The botanical skincare products setting a new benchmark

Sales of plant-based skincare are on the rise as new technologies unleash their true potential. Lucia van der Post talks to the entrepreneurs at the cutting edge of chemical-free beauty products

Image: Getty Images

When somebody as addicted to hardcore beauty treatments as Inge Theron – How To Spend It’s very own Spa Junkie – decides it’s time to go pure and natural, you know something is afoot. And when Alexia Inge, co-founder of Cult Beauty, whose raison d’être is to cherry-pick the very best products around, says her sales in the natural beauty category have doubled over the past year – you can be sure of it. Plant-based, chemical-free products that really produce results and are as thoroughly tested as big-name laboratory-inspired ranges seem to be springing up all the time.

Talk to Sue Harmsworth, who started her almost entirely natural Espa brand in the early 1990s (“when you could get aromatherapy oils in little brown bottles, or mud and algae in big buckets, but nothing usable for everyday skincare”) and she will tell you she has noticed a huge increase in people turning against products formulated with parabens or anything else that could be called chemical or potentially toxic. “Our customers know the skin is the largest organ in the body and that what they put on it could seep into the bloodstream and other organs. It’s all part of the increased interest in clean food, clean air and ideas around sustainability.” Just as the farm-to-table movement is fuelled by a rejection of pesticides and other possible toxins, so there is now an ever-growing interest in farm-to-face skincare among sophisticated consumers who are increasingly knowledgeable about the pros and cons.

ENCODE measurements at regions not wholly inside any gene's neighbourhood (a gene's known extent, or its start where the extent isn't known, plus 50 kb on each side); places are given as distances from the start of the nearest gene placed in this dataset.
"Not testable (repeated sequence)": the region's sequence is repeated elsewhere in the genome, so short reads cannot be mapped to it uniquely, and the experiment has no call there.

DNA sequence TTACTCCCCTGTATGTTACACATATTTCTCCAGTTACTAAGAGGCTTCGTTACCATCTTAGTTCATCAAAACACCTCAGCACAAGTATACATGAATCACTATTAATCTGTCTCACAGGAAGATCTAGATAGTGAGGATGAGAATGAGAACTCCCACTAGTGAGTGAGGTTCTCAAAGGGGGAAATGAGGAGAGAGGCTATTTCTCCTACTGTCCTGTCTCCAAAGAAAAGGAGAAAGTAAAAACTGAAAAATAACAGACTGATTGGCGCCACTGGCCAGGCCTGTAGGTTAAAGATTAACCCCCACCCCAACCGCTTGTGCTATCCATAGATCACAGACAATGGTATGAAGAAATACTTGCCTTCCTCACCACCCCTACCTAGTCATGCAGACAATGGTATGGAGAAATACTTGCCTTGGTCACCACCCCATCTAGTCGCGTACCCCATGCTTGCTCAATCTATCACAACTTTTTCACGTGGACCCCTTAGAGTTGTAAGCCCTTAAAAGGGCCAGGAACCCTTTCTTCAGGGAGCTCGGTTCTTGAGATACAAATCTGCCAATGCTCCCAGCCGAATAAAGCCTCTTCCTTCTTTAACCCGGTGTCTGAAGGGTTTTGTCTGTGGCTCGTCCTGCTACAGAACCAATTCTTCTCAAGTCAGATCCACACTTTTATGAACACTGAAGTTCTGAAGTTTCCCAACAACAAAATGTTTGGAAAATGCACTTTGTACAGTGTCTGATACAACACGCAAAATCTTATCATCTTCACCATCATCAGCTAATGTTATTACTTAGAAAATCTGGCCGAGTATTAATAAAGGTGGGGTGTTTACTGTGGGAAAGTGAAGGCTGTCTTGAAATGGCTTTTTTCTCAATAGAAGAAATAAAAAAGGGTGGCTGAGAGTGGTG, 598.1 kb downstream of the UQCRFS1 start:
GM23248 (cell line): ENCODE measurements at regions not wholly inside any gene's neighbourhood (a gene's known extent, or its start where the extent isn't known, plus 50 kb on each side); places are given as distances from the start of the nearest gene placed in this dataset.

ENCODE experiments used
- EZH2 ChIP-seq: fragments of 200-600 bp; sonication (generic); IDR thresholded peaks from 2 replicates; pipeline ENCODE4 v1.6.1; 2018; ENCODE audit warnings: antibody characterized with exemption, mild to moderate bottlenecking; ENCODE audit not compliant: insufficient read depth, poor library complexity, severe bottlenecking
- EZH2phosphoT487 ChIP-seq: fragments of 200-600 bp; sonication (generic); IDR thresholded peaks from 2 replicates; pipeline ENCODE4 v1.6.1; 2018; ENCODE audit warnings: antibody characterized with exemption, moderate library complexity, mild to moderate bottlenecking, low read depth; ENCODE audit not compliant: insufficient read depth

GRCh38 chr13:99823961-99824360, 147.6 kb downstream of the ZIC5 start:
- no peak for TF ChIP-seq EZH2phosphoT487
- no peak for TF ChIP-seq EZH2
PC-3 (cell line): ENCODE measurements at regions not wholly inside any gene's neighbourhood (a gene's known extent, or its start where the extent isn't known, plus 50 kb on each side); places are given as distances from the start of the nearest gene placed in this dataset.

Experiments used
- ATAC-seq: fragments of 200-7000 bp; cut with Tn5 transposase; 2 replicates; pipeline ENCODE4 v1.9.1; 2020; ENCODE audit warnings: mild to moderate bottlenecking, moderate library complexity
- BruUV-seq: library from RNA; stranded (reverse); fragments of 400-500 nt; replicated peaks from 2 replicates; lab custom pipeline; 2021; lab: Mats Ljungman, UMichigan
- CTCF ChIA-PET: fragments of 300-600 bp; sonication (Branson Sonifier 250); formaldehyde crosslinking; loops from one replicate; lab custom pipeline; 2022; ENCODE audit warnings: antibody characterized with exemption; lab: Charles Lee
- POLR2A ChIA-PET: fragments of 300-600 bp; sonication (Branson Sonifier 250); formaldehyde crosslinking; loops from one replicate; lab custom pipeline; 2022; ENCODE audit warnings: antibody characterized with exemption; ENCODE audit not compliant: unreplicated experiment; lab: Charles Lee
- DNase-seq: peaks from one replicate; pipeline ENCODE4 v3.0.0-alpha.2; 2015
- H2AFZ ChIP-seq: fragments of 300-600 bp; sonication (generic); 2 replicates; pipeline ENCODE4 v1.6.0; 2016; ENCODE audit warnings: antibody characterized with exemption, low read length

From left: Espa Optimal Skin ProSerum, £49 for 30ml. Chantecaille Bio Lifting Oil Free Fluid+, £232 for 50ml. Farmacy Invincible serum, £55 for 30ml
From left: Espa Optimal Skin ProSerum, £49 for 30ml. Chantecaille Bio Lifting Oil Free Fluid+, £232 for 50ml. Farmacy Invincible serum, £55 for 30ml